The amount of spatial data about earth systems is growing, opening new doors to evaluate and quantify complex processes involving both humans and nature. Nature in cities is, for example, a key to economic performance and liveability. While the new technologies provide many new opportunities to understand and plan socio-ecological systems, it is unclear how these new technologies can successfully be implemented to shape landscapes that provide societally valued and needed qualities.
Ecosystem services (ES) provided by nature in cities are receiving increasing attention by planners and authorities. From health benefits to energy bill reductions, they contribute directly to the well-being of citizens and provide habitat for many species supporting biodiversity.
Thanks to the development of Earth Observation technologies, an increasing amount of spatial data about the planet’s physical, chemical, and biological systems is becoming available on platforms like the USGS Earth Explorer, the NASA Earth Observation, or the European spatial agency’s Sentinel, among others. From high resolution satellite images to twitter data, big data can be used to map the demand for and supply of ecosystem services. The same datasets, particularly LIDAR (light detection and ranging) can also be used by landscape architects to design changes in the landscapes or by hydrologists to understand hydrological processes. Such datasets thus provide a means for interdisciplinary workflows to shape landscapes that provide societally valued and needed qualities.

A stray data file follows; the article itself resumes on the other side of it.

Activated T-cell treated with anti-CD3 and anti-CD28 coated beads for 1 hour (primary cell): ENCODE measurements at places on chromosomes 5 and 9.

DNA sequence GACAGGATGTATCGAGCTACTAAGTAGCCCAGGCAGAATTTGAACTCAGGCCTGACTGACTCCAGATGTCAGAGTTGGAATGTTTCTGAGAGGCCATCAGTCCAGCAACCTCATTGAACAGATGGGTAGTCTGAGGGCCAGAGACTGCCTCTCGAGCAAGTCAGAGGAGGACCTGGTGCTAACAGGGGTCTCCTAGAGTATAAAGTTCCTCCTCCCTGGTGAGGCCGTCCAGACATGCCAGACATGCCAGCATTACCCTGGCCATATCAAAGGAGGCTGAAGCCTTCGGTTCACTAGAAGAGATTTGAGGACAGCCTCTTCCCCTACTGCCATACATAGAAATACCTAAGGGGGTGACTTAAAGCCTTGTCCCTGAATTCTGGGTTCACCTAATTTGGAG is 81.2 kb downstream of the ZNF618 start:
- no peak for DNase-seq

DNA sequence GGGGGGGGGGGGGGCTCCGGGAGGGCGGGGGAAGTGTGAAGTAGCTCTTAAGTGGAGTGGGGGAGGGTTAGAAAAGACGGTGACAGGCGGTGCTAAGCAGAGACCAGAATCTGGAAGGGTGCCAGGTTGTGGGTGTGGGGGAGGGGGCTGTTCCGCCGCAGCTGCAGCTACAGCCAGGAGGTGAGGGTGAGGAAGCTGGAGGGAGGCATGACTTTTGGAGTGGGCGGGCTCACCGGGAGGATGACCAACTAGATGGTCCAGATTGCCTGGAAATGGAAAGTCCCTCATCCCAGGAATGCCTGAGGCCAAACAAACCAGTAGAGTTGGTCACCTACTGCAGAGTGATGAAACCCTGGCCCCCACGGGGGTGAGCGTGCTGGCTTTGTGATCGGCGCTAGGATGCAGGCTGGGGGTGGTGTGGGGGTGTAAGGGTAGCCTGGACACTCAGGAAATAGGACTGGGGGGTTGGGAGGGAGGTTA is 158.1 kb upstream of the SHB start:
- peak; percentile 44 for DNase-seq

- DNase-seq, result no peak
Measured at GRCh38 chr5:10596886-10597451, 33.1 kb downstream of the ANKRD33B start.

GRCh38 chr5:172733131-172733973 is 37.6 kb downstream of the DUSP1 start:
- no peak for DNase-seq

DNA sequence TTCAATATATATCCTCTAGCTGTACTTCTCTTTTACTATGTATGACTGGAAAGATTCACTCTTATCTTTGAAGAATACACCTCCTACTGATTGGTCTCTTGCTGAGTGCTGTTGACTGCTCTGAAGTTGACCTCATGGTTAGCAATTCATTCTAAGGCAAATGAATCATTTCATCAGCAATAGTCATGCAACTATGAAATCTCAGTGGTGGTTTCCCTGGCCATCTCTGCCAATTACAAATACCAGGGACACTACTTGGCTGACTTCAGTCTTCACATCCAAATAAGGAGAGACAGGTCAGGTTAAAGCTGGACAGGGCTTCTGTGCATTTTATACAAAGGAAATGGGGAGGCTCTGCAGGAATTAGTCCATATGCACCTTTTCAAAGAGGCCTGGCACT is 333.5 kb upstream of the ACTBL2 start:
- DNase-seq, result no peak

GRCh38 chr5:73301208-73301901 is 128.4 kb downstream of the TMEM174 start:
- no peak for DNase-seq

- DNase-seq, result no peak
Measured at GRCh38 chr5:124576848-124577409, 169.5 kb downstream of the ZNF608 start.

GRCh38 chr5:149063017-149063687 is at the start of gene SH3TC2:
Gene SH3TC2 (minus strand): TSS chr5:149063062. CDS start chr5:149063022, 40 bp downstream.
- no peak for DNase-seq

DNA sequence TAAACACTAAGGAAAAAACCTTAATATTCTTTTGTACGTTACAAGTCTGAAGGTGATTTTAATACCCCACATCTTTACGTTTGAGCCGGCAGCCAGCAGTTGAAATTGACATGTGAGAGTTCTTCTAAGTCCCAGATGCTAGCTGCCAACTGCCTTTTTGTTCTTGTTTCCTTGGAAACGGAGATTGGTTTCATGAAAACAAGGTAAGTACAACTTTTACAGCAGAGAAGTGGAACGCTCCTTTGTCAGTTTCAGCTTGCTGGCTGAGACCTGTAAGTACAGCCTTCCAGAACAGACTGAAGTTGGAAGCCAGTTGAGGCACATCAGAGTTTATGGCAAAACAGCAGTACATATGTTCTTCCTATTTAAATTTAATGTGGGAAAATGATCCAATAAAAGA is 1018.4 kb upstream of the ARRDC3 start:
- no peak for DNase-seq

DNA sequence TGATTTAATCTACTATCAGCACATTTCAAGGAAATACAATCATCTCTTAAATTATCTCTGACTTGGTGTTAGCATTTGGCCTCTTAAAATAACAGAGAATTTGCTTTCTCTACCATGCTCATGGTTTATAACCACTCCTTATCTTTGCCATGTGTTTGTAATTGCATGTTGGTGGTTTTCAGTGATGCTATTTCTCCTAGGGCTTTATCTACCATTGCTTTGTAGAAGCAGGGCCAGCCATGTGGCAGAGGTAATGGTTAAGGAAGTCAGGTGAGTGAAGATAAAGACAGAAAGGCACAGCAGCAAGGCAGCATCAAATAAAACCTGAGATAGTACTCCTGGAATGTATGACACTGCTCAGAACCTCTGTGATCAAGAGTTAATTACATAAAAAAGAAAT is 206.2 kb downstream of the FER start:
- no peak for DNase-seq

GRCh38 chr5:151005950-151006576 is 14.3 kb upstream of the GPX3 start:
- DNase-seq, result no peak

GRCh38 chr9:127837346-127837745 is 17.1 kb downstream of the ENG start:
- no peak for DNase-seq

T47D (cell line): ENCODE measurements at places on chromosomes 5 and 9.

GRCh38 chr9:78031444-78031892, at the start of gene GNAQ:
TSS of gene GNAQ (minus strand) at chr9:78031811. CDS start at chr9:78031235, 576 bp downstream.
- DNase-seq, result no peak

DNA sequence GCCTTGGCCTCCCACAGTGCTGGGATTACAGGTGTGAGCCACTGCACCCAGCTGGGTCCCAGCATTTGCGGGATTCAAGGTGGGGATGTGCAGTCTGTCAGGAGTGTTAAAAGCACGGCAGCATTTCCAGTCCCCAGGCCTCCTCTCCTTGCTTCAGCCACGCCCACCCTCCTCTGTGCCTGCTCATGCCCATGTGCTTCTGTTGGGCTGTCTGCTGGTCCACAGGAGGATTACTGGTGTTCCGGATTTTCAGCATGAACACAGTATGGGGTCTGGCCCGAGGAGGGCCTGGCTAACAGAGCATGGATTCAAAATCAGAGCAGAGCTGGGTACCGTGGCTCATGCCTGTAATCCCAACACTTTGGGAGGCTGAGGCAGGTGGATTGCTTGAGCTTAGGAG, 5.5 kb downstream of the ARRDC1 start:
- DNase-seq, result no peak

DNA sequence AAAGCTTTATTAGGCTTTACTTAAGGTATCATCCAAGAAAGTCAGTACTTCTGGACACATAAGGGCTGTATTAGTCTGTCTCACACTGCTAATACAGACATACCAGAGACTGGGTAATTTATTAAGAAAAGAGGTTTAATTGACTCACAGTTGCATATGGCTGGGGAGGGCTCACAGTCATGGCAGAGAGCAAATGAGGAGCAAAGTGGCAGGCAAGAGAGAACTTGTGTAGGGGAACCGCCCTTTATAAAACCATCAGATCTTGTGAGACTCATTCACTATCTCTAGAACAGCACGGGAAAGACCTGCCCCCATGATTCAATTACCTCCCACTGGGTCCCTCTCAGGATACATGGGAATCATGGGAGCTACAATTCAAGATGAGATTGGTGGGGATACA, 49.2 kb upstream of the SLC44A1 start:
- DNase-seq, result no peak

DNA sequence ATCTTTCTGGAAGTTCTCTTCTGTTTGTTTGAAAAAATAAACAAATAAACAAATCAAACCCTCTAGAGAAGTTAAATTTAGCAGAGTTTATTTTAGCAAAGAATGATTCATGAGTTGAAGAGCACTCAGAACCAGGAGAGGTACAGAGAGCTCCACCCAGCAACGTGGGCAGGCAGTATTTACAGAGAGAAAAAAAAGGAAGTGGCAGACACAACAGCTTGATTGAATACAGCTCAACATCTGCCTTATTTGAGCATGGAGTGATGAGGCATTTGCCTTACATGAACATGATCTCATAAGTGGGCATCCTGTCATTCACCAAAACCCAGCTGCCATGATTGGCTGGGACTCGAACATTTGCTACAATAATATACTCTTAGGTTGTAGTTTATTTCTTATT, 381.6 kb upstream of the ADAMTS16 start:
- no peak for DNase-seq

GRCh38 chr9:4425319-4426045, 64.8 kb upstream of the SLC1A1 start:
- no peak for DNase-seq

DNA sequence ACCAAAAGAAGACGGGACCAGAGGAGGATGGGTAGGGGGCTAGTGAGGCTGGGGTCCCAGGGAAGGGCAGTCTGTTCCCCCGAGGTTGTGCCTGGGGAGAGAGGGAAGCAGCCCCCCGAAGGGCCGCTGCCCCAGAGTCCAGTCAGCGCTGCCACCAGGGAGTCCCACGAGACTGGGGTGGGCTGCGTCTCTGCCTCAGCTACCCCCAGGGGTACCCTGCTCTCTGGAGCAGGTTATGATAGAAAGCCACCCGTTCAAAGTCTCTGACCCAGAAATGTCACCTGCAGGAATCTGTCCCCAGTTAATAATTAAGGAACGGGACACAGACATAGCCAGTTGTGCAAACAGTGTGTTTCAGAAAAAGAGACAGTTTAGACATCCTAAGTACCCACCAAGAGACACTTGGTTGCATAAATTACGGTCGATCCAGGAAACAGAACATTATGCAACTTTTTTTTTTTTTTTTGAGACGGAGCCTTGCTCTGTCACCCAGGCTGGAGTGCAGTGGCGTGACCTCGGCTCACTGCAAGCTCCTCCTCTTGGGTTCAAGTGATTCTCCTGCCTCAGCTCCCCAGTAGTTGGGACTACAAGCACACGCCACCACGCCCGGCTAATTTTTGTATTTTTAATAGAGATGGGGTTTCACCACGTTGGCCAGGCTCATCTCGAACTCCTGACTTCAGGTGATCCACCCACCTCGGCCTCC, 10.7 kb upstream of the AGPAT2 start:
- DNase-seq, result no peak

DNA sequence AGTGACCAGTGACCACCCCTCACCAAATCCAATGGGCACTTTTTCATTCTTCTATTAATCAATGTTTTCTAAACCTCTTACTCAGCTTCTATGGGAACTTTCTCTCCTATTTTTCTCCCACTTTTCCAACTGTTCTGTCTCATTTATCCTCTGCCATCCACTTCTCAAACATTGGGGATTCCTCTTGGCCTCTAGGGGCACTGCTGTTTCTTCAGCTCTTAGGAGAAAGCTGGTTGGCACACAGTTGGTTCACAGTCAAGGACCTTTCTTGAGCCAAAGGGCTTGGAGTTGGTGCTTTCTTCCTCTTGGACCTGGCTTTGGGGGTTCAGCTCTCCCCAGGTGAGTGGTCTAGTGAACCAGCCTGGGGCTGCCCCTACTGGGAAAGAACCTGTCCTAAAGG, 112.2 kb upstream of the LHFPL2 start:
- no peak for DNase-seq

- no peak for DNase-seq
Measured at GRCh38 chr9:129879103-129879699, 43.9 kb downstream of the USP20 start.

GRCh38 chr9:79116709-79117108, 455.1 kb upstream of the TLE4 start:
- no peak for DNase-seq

Within the Singapore Natural Capital Project that aims to assess ecosystem services in the megacity of Singapore, we carried out a pre-study to analyse the state and trends of ES using big data from satellites and global databases. General results are promising and the interdisciplinary potential of the data has been proven by assessing the cooling effect of various landscape designs.
The generation and use of these vast datasets of our environment also come along with important challenges. On one hand, many datasets are collected without a clear research aim (e.g., geotagged Twitter was never produced to provide answers with respect to the spatial distribution of people neither the drivers of such processes). The data is reflective of the technique used to generate it and holds certain characteristics. Details about the production of the dataset and the validation of the data are thus crucial to avoid mistakes in the results and interpretations. On the other hand, some datasets are not accessible to the general public or data is filtered out to provide only a selected area or a defined resolution to the user. Attention needs to be paid to secure the access to data and enhance the ability of the public to understand not only what is presented to them, but also what are the assumptions of the new technologies to generate information and choice. Another important challenge is the large computer power needed to process big data and the requirement of specific software, in addition to man power and technical skills.
While the opportunities of big data to support humans to intentionally transform landscapes are thus tremendous, the question remains on how this new data will change the way we understand and design landscapes and how we will interact with them. In particular, we will need to better understand how the use of such data can create a knowledge-driven rather than a data-driven design and planning process.